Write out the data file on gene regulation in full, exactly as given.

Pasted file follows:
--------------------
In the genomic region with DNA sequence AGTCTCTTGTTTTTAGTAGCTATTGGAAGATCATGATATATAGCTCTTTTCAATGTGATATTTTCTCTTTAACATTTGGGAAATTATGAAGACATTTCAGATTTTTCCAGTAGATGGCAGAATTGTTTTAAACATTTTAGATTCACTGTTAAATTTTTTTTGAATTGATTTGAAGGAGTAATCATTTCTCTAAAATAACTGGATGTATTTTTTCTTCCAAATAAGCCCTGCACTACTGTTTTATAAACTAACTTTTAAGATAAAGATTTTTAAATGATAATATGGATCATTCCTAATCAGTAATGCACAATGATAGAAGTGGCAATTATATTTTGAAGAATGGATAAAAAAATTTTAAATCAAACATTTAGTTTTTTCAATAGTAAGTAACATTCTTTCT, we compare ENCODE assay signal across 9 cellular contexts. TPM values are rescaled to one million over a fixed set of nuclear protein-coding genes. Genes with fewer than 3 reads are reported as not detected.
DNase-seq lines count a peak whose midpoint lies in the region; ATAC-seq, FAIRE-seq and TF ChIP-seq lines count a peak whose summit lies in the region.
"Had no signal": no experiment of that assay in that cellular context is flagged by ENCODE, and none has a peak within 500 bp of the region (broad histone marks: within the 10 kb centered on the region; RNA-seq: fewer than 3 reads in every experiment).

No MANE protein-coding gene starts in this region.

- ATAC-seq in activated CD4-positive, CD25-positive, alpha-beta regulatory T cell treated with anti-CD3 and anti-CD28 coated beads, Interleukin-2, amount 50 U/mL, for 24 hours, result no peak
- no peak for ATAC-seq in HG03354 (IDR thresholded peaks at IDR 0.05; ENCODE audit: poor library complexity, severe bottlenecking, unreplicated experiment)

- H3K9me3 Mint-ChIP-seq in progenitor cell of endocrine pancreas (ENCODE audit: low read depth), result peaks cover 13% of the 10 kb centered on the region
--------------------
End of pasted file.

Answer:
In the genomic region with DNA sequence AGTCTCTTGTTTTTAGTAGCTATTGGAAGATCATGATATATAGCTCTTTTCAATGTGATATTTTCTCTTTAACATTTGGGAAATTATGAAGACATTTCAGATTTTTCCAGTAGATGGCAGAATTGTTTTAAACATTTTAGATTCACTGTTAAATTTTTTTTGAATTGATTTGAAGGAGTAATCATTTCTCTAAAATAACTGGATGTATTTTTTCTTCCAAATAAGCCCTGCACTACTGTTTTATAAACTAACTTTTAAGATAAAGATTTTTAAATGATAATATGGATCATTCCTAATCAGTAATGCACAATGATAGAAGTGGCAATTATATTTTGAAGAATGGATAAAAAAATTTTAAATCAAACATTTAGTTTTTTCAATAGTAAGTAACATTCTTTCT, we compare ENCODE assay signal across 9 cellular contexts. TPM values are rescaled to one million over a fixed set of nuclear protein-coding genes. Genes with fewer than 3 reads are reported as not detected.
DNase-seq lines count a peak whose midpoint lies in the region; ATAC-seq, FAIRE-seq and TF ChIP-seq lines count a peak whose summit lies in the region.
"Had no signal": no experiment of that assay in that cellular context is flagged by ENCODE, and none has a peak within 500 bp of the region (broad histone marks: within the 10 kb centered on the region; RNA-seq: fewer than 3 reads in every experiment).

No MANE protein-coding gene starts in this region.

- ATAC-seq in activated CD4-positive, CD25-positive, alpha-beta regulatory T cell treated with anti-CD3 and anti-CD28 coated beads, Interleukin-2, amount 50 U/mL, for 24 hours, result no peak
- no peak for ATAC-seq in HG03354 (IDR thresholded peaks at IDR 0.05; ENCODE audit: poor library complexity, severe bottlenecking, unreplicated experiment)

- H3K9me3 Mint-ChIP-seq in progenitor cell of endocrine pancreas (ENCODE audit: low read depth), result peaks cover 13% of the 10 kb centered on the region